Mary Kay Thatcher with the American Farm Bureau Federation sees few major differences between the two committee drafts released last week. “If you look at all the titles, except commodities and nutrition, they’re fairly similar – there isn’t really a nickel’s worth of difference in conservation, research, rural development or specialty crops,” she said. Even the commodity titles she thinks are more similar this year than last, but there are differences in nutrition. “I still think the food stamp program is going to be the big ticket that’s going to hold us up in getting this thing done.”
Listen to Chuck’s interview with Mary Kay here: Interview with Mary Kay Thatcher, AFBF
Jon Doggett with the National Corn Growers Association says their top priority with the farm bill is risk management and crop insurance, which is why they joined with a number of other agriculture and environmental groups last week in hammering out a compromise to support tying conservation compliance and crop insurance but oppose means testing or payment limitations. “We worked out some common sense language that makes this a very workable program for growers that offers them plenty of opportunity that if they inadvertently get out of compliance they can quickly get back in,” he said. “In return, we have an assurance from the conservation community that they will be with us to protect the funding for crop insurance.”
Listen to Chuck’s interview with Jon here: Interview with Jon Doggett, NCGA
The Senate farm bill mark up is scheduled for Tuesday and the House on Wednesday.
Link to Senate farm bill page.
Link to House farm bill draft.
2013 NAFB Washington Watch Photo Album
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With the Senate Agriculture Committee set to start writing a new farm bill on Tuesday and the House Agriculture Committee ready to follow a day later, Congressman Collin Peterson offers his views on how a new farm bill can hopefully get passed by both chambers this year. As the ranking Democrat, he talks about the compromises he’s worked out with Chairman Frank Lucas on a host of issues and with Speaker John Boehner regarding dairy policy. Peterson also expresses confidence about a compromise on nutrition spending – even though the level of cuts in the House Agriculture Committee’s draft bill are significantly higher than the Senate version.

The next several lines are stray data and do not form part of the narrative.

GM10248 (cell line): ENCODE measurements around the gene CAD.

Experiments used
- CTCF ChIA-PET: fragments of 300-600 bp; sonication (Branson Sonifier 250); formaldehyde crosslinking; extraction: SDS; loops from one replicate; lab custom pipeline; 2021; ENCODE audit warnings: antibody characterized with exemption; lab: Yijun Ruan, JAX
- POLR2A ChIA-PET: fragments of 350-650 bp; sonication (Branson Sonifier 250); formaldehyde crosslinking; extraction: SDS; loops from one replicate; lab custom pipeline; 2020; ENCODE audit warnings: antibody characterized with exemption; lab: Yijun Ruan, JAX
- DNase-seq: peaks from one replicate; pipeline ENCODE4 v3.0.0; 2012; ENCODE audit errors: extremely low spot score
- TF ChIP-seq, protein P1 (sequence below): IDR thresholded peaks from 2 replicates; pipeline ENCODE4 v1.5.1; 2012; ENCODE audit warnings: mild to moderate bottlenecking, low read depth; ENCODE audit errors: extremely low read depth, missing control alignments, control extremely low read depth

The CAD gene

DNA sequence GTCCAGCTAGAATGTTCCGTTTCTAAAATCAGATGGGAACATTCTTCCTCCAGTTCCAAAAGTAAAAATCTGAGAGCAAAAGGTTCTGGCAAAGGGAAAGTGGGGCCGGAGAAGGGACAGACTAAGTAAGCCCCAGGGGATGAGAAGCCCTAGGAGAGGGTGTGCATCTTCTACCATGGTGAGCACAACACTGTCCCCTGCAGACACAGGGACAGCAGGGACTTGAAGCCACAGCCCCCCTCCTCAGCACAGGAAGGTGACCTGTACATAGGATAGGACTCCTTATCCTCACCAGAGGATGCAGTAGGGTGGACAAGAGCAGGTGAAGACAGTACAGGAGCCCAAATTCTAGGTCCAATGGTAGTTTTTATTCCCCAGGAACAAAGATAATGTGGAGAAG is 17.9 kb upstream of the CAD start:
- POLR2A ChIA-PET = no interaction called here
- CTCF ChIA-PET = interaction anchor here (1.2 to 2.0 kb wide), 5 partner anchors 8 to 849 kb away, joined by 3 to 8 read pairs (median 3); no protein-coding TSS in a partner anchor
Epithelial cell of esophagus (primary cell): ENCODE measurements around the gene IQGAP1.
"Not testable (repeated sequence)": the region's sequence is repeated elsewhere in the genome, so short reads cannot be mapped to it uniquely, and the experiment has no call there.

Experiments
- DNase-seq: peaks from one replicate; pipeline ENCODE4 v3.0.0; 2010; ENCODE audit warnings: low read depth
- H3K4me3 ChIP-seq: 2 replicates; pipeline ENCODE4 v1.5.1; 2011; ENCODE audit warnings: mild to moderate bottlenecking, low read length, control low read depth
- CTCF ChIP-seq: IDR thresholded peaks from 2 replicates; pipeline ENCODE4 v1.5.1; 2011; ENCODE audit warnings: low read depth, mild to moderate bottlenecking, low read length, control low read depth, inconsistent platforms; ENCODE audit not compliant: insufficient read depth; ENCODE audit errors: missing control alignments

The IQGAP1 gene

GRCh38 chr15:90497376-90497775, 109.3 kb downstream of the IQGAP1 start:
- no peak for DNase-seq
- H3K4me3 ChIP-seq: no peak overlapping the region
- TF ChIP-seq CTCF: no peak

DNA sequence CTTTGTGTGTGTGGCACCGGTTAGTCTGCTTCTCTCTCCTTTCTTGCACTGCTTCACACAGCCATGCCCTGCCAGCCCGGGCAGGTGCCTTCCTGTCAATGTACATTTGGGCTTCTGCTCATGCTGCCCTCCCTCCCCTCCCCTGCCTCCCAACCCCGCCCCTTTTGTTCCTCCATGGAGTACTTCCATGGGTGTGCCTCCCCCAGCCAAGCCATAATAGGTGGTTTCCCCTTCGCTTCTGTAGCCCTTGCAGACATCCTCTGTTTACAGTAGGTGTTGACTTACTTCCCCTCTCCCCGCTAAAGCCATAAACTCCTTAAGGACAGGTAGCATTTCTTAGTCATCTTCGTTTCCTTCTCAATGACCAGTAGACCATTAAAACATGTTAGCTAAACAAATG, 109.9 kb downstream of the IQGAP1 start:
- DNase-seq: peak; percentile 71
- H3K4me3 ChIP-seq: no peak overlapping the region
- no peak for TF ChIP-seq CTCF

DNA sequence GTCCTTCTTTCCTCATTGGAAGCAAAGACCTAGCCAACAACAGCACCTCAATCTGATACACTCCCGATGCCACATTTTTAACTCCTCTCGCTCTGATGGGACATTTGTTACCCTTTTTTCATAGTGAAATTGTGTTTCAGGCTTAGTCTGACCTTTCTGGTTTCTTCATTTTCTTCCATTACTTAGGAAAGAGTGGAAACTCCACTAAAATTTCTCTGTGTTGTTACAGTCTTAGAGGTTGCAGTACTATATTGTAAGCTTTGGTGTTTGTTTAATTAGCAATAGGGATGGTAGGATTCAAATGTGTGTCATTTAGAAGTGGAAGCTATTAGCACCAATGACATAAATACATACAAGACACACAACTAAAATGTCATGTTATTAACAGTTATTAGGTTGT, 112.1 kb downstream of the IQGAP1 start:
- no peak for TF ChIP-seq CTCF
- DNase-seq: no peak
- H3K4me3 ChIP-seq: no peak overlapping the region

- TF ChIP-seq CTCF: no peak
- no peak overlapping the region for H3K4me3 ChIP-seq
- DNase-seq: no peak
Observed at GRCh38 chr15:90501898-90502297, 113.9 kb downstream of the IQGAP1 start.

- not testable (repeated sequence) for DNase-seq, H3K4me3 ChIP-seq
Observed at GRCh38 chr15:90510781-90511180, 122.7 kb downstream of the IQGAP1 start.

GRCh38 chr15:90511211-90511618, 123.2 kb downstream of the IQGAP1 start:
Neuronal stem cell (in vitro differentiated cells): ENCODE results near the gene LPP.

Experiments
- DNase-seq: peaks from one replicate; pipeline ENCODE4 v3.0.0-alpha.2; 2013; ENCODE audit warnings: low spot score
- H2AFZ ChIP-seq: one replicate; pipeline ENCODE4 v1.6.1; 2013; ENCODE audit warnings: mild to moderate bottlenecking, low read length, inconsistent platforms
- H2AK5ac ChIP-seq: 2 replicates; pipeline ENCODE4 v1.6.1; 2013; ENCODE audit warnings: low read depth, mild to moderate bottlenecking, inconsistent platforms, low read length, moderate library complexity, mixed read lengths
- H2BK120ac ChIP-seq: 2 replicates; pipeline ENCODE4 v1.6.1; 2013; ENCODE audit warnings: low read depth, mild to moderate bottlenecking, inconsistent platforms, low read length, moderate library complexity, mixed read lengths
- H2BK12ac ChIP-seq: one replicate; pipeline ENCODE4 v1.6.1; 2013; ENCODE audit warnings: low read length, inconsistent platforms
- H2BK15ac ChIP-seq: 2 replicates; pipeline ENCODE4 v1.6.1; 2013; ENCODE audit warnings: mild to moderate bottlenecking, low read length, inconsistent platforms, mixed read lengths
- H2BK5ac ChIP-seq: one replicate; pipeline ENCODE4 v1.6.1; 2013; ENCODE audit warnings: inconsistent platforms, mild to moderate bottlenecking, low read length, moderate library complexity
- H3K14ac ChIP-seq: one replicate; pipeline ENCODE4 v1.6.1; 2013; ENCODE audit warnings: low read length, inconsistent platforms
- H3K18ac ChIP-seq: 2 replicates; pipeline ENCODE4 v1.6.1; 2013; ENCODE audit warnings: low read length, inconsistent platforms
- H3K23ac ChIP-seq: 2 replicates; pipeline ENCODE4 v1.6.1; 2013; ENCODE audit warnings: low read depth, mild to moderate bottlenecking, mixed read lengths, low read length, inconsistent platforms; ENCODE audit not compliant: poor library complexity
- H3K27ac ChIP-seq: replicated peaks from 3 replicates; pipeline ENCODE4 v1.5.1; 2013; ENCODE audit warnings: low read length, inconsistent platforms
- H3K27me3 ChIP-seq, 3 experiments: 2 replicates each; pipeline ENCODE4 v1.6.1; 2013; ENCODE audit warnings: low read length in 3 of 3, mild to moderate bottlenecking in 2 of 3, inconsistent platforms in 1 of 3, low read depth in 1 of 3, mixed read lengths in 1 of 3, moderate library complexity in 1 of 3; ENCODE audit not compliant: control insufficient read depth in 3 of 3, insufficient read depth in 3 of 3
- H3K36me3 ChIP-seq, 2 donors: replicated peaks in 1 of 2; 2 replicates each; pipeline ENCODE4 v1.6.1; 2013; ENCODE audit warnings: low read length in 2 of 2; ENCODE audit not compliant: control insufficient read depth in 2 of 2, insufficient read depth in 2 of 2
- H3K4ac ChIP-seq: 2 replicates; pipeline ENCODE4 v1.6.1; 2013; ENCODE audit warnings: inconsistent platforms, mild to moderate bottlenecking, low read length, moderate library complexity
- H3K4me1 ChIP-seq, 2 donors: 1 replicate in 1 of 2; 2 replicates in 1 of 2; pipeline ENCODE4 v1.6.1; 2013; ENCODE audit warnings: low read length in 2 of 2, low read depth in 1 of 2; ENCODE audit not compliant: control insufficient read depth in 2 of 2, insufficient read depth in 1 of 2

Listen to the Agri-Pulse Open Mic interview with Peterson here.
The Supreme Court today ruled unanimously to protect the intellectual property rights of Monsanto‘s genetically modified soybean seed.
The U.S. Supreme Court handed down its decision in Bowman v. Monsanto, a case regarding an Indiana farmer who planted saved Roundup Ready soybean seed, ruling that “patent exhaustion does not permit a farmer to reproduce patented seeds through planting and harvesting without the patent holder’s permission.”
“The Court’s ruling today ensures that longstanding principles of patent law apply to breakthrough 21st century technologies that are central to meeting the growing demands of our planet and its people,” said David F. Snively, Executive Vice President, Secretary, and General Counsel of Monsanto. “The ruling also provides assurance to all inventors throughout the public and private sectors that they can and should continue to invest in innovation that feeds people, improves lives, creates jobs, and allows America to keep its competitive edge.”